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Your irrational fear of crop dusters and Mount Rushmore can probably be traced to this action thriller. Cary Grant plays Roger Thornhill, an advertising executive who goes on the run after being mistaken for a spy and an assassin. He meets Eve Kendall (Eva Marie Saint), a real spy and double agent trying to foil a plot by Vandamm (James Mason) to smuggle a statue containing top-secret information on microfilm out of the country. “She’s the kind of girl that gets into a man’s blood, even if she has to shoot her way in,” Hitchcock says in the movie’s trailer.

Alfred Hitchcock Presents (1955-65)

ALFRED HITCHCOCK PRESENTS, Alfred Hitchcock, 1955-62

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“Good Evening” is how famed horror director Alfred Hitchcock introduced each episode of this long-running anthology series that aired on CBS and then NBC. Besides Hitchcock’s dry wit and frequent ribbing of sponsors in his opening remarks, the series is also a cavalcade of recognizable faces (Vincent Price, Vera Miles) to future big stars (Robert Redford, Steve McQueen). Hitchcock, still making films like The Birds and Psycho during the run, typically directed one or two episodes a season but always brought his droll delivery to open every deliciously devious story.

The Man Who Knew Too Much (1956)

THE MAN WHO KNEW TOO MUCH, on left, from left: Doris Day, James Stewart; 1-sheet poster, 1956.

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James Stewart plays an American doctor and while vacationing with his wife (Doris Day), a former singing star, witnesses a murder while in Morocco. Together they are drawn into a twisting plot of international intrigue when their young son is kidnapped. This is a remake of his own 1934 thriller.

Notorious (1946)

NOTORIOUS, top from left: Cary Grant, Ingrid Bergman, lower left: Claude Rains on 'Style A' half-sheet poster art, 1946.

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Ingrid Bergman stars as a woman living in post-WWII South America who marries a Nazi in order to save the man she really loves, an American spy portrayed by Cary Grant. This Hitchcock thriller also stars Claude Rains.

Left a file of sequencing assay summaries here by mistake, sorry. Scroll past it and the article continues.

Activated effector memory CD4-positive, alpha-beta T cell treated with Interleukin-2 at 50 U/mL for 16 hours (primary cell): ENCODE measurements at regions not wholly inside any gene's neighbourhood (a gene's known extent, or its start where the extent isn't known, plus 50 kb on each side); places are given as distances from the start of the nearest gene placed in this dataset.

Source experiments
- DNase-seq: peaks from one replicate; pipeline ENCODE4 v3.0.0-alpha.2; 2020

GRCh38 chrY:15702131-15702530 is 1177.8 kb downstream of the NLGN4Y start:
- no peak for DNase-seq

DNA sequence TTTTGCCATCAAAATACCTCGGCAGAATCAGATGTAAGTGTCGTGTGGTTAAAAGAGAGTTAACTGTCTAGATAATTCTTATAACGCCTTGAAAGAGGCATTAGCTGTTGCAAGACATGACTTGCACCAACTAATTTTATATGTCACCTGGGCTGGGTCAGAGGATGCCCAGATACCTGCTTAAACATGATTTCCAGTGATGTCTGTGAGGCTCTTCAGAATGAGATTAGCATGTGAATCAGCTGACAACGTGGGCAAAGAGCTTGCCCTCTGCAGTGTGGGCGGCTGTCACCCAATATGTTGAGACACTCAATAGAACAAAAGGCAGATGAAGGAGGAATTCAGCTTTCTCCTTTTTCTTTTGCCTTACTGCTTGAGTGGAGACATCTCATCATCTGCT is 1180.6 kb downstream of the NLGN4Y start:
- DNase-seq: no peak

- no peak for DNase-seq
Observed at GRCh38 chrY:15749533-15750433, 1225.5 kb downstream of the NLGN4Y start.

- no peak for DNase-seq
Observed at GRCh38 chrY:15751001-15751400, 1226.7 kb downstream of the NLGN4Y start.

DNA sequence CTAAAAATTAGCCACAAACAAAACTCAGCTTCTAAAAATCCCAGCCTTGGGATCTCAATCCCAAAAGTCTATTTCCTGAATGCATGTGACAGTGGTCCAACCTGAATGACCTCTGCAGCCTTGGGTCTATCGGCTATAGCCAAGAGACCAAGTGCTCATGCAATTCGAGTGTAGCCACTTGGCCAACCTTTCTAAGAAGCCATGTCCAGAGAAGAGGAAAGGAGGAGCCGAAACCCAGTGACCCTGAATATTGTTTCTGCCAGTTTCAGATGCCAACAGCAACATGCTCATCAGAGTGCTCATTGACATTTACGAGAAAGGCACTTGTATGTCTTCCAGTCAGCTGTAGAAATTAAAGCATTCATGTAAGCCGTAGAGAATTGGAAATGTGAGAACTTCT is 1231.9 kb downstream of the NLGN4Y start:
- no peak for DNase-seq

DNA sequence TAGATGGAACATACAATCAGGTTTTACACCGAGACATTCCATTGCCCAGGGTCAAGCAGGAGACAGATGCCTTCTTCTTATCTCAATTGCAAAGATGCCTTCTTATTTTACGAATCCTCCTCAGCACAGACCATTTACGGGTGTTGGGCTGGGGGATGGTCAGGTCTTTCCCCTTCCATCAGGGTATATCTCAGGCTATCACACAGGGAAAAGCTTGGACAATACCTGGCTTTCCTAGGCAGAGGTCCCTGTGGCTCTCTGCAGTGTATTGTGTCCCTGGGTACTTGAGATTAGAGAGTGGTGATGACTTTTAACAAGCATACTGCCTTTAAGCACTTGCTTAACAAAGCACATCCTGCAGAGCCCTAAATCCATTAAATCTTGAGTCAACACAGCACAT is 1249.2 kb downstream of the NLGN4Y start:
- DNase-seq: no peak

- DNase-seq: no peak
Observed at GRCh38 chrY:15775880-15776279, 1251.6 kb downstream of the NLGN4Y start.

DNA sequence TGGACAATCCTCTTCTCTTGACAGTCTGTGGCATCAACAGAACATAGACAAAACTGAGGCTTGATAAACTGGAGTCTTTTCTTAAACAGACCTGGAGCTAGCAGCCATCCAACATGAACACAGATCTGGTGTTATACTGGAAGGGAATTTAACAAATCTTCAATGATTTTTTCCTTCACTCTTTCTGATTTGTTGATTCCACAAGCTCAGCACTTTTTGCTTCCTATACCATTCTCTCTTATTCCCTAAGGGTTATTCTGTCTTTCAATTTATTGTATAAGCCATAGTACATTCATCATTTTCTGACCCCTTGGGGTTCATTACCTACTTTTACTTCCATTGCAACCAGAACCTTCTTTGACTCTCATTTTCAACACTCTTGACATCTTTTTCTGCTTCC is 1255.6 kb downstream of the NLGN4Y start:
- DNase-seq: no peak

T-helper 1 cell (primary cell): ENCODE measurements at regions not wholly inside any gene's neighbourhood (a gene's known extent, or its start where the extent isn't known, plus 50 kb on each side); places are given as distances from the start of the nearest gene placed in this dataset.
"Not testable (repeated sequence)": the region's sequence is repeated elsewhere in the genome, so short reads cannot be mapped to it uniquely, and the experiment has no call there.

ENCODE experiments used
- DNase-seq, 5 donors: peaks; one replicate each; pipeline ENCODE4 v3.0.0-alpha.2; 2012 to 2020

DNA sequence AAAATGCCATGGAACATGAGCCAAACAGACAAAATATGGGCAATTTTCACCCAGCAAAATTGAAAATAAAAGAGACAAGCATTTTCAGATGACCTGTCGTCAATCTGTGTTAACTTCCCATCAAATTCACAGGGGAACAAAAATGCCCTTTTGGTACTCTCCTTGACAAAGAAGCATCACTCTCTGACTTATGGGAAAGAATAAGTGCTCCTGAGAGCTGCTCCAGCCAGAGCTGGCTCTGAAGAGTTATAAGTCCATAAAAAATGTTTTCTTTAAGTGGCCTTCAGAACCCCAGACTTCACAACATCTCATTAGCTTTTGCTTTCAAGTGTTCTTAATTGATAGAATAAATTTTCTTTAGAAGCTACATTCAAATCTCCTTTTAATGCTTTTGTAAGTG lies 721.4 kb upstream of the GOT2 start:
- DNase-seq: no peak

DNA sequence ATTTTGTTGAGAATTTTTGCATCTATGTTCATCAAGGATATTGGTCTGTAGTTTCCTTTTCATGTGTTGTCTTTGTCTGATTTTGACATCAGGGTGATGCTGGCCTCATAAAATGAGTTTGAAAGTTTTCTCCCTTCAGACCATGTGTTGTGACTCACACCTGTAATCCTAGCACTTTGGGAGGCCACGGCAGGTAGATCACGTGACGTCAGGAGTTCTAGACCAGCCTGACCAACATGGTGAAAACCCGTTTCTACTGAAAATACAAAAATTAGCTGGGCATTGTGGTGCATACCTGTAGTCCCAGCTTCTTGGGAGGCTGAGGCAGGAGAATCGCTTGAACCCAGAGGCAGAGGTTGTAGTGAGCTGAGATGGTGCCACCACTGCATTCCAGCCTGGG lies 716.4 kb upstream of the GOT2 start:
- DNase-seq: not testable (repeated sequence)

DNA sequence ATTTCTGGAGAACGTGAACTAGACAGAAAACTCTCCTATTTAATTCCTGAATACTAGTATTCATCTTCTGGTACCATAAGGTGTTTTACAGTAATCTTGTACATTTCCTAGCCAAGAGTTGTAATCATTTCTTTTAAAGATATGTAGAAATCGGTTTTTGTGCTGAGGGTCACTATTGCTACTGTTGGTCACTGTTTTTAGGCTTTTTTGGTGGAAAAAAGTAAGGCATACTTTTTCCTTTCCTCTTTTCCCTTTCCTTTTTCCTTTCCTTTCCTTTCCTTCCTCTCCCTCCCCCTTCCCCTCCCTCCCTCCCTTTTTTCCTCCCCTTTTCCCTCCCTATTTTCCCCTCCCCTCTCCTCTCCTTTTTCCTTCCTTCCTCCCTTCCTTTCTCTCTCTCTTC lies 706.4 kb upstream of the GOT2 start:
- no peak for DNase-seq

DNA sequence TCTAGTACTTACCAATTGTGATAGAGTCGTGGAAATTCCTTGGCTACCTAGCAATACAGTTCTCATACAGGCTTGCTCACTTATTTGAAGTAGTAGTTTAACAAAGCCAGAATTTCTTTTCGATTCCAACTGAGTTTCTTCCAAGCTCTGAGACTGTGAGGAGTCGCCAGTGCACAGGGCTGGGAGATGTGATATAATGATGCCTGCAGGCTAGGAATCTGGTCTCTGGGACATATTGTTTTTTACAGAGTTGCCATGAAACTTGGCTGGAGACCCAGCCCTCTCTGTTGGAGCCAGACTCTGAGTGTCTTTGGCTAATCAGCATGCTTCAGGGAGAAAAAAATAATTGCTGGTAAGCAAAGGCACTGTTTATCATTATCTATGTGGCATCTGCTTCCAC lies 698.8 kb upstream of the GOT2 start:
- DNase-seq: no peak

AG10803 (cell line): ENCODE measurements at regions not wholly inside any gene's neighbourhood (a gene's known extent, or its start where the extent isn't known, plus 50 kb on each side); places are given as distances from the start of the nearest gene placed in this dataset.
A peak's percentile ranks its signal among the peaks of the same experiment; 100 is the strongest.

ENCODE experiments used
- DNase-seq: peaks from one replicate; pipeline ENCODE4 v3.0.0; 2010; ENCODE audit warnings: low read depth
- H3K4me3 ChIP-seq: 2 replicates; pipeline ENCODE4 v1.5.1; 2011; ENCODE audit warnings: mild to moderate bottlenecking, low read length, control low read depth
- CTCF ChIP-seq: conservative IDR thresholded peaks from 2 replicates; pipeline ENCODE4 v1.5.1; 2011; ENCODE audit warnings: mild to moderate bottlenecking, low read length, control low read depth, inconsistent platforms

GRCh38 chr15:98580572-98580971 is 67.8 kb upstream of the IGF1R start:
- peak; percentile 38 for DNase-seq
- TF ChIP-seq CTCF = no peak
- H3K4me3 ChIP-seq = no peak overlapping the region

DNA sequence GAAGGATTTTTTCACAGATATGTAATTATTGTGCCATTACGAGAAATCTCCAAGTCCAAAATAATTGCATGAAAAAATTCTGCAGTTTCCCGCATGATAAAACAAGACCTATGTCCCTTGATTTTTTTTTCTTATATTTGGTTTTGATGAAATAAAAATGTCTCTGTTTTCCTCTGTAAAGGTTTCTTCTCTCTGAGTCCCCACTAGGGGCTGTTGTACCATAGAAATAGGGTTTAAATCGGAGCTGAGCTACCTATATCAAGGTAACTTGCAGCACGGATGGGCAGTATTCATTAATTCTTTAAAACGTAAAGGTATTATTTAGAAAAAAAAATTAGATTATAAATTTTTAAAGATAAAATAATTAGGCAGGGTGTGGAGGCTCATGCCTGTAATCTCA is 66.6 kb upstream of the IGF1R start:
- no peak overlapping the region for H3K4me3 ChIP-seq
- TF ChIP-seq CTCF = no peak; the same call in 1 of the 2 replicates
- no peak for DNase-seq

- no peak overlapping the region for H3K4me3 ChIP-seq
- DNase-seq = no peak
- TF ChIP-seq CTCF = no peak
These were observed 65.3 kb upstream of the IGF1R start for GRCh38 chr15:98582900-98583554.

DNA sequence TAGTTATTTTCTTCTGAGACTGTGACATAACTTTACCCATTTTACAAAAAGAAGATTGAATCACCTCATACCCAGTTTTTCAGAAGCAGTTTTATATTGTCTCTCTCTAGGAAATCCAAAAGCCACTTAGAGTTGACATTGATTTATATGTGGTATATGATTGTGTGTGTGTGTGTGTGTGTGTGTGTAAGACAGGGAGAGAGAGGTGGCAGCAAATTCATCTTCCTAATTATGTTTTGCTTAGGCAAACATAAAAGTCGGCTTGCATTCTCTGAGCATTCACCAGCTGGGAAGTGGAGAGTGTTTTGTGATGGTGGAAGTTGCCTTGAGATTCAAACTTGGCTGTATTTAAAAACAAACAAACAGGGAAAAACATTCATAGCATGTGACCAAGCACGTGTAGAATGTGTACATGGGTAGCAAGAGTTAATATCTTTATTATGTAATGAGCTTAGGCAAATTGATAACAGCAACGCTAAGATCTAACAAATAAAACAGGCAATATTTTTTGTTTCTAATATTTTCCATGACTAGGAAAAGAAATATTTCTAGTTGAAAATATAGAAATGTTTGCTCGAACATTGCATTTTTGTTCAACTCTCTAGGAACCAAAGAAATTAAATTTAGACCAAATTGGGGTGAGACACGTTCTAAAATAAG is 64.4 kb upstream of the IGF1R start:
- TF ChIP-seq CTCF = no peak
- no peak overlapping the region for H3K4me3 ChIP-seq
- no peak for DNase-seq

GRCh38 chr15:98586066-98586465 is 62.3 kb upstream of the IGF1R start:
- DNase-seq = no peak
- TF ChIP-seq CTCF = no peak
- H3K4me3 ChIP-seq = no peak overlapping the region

Rebecca (1940)

REBECCA, from left: Laurence Olivier, Joan Fontaine, 1940.

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This film has stood the test of time as a dark psychological thriller. It follows a young woman (Joan Fontaine) who marries a sullen aristocrat widower (Laurence Olivier) and settles in his estate — only to find that his first wife may have been murdered. Now she must live in the shadow of his former wife, Rebecca, as her ghost still controls the house.

Spellbound (1945)

SPELLBOUND, from left: Gregory Peck, Ingrid Bergman, 1945.

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Gregory Peck and Ingrid Bergman star in the classic psychological whodunit about a psychiatrist who tries to uncover the childhood trauma experienced by another doctor after he is framed for murder.

Strangers On A Train (1951)

STRANGERS ON A TRAIN, center: Farley Granger, 1951.

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Robert Walker and Farley Granger star in this Hitchcock thriller about a psychopath and a tennis player whose meeting on a train leads to a murderous chain of events when they agree to kill each other’s least favorite person. Highlights include a murder reflected in a pair of eyeglasses and a runaway carousel. It also stars Ruth Roman, Leo G. Carroll and Hitchcock’s daughter, Patricia Hitchcock.

To Catch A Thief (1955)

TO CATCH A THIEF, Cary Grant, Grace Kelly, 1955

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This glamorous romp through the French Riviera, tells the story of a reformed jewel thief (Cary Grant) who must prove that he is not the perpetrator of a fresh series of robberies. Meanwhile, he becomes enchanted with a heiress with expensive jewels played by Grace Kelly.

The Wrong Man (1956)

THE WRONG MAN, Henry Fonda on UK poster art, 1956

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Henry Fonda stars as a man who is wrongly accused of robbery. His once quiet and humble life is ruined in this dark crime drama, masterfully produced and directed by Alfred Hitchcock, who based the film on a true story about a New York City musician.